En route from Cairns to Darwin, Austalia, Webb Chiles passed the idyllic Portland Roads.
Sailing vet Webb Chiles made it to Darwin, Australia, a bit faster than he’d thought he would, making landfall last month after a fast 700-mile nonstop sail from Cape York, the northernmost point on the Australian continent. Though he found Darwin to be less changed than Cairns, he says it’s “no longer a frontier town.”
Webb spent his time in Darwin prepping The Hawke of Tuonela, his 37-foot Heritage One-Ton sloop, for another long haul at sea. After reinserting the transducer in its through-hull fitting, pumping the bilge, and determining that the stuffing-box leak was decreasing, he set sail June 20 for the 945-mile trek west across the Timor Sea, bound for the island of Bali. It was exactly two months to the day that he’d left his home port of Opua, in New Zealand’s Bay of Islands.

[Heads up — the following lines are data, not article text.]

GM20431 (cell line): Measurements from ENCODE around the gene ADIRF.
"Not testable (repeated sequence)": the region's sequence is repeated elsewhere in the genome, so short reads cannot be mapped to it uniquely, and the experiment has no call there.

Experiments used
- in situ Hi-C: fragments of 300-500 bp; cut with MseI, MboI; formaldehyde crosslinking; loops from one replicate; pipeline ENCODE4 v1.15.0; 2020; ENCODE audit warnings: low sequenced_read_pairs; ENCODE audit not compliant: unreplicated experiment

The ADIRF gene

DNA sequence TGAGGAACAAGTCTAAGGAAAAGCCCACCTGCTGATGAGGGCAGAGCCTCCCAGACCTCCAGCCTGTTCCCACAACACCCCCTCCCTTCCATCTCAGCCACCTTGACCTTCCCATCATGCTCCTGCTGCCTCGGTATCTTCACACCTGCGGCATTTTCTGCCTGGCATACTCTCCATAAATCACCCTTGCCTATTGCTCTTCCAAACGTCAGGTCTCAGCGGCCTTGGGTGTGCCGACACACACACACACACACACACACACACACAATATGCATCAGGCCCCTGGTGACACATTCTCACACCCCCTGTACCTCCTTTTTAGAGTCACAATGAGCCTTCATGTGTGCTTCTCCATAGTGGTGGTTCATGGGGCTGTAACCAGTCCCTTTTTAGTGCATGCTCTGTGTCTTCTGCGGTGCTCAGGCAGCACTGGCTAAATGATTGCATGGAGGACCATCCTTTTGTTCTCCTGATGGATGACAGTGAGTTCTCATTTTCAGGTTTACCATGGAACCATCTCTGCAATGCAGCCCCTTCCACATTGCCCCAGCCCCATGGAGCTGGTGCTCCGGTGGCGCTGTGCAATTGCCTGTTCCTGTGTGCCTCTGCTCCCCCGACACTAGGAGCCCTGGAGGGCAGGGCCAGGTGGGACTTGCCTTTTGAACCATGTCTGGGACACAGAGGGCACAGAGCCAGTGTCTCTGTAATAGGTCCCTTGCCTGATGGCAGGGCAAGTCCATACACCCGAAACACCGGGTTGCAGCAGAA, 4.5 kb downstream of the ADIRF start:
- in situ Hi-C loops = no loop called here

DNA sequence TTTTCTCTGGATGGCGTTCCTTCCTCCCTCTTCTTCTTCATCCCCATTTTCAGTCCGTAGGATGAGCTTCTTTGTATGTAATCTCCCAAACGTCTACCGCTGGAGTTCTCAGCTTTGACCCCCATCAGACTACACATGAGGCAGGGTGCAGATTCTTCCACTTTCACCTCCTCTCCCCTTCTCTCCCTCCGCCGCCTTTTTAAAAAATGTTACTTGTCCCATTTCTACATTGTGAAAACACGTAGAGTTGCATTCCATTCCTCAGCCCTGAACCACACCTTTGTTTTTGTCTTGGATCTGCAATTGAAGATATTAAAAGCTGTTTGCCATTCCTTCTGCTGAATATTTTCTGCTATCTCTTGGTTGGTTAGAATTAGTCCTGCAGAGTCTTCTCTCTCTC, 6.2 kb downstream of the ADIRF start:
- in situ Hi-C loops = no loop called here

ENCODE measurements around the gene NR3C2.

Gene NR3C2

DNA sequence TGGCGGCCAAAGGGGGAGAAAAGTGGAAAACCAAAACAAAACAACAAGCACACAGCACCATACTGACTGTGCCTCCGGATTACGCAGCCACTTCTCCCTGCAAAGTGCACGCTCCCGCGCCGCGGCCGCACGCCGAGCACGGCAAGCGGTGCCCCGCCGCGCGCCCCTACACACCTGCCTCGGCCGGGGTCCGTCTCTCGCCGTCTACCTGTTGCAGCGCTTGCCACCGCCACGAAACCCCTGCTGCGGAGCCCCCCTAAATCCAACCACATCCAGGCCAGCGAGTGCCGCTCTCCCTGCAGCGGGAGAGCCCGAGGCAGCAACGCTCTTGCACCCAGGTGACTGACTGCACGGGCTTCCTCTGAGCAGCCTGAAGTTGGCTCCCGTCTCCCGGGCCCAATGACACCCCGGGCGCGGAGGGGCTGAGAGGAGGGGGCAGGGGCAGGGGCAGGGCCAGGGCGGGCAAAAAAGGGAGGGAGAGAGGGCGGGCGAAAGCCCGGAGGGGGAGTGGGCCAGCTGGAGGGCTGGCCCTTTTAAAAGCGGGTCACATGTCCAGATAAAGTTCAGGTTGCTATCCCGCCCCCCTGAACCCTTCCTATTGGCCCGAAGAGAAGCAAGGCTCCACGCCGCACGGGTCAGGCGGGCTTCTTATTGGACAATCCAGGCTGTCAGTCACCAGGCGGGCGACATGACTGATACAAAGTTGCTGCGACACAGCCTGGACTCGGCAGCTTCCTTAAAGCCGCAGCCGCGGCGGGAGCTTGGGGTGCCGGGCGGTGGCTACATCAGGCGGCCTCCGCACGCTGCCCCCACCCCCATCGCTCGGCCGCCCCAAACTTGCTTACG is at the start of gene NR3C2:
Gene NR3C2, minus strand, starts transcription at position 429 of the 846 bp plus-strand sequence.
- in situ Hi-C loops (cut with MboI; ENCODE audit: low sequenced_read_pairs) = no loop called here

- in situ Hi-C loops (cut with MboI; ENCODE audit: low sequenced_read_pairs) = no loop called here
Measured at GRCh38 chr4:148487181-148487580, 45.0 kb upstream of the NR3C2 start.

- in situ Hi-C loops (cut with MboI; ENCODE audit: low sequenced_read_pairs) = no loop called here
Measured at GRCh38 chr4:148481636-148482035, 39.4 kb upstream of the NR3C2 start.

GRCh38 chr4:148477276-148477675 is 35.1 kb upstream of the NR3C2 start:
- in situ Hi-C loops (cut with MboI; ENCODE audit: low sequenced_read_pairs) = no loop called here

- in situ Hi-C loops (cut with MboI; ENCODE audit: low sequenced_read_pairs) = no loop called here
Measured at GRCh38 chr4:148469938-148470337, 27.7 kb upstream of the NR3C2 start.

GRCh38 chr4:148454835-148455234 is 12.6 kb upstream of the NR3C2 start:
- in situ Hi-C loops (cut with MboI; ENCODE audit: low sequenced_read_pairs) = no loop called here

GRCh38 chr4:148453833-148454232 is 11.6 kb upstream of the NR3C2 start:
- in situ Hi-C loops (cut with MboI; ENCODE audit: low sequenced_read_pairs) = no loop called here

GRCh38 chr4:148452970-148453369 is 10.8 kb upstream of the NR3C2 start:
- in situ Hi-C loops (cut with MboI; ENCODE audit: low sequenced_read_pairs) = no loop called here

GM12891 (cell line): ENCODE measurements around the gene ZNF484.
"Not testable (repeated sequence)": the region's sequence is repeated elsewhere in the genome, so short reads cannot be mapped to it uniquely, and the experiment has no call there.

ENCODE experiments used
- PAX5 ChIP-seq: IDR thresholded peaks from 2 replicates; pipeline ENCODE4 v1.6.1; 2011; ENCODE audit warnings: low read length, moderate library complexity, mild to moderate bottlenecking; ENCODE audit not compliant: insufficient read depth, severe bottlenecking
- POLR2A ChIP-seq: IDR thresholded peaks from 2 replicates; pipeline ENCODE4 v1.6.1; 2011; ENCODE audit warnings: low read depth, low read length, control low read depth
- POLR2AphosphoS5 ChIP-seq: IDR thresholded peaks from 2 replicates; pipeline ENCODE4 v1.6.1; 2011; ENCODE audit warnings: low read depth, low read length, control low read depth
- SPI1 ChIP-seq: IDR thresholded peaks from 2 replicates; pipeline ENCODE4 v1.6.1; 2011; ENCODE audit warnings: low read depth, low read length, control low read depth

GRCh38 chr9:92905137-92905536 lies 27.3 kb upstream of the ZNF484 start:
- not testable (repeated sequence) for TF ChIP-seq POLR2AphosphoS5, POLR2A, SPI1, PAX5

Webb’s Indonesian cruising permit starts on June 29, so he figures he’ll get to Bali on the 29 or 30, though it’ll be later if he gets becalmed. He left Darwin with The Hawke of Tuonela’s fuel tank 90-percent full, so he can motor for a total of 200 miles if needed, which is good, because he really wants to get to Bali before his wife, Carol, arrives by plane.
Webb will post another blog on his website (www.inthepresentsea.com/blog/) after he makes landfall in Bali. Until then, log on to see where he’s been and where he’s headed next.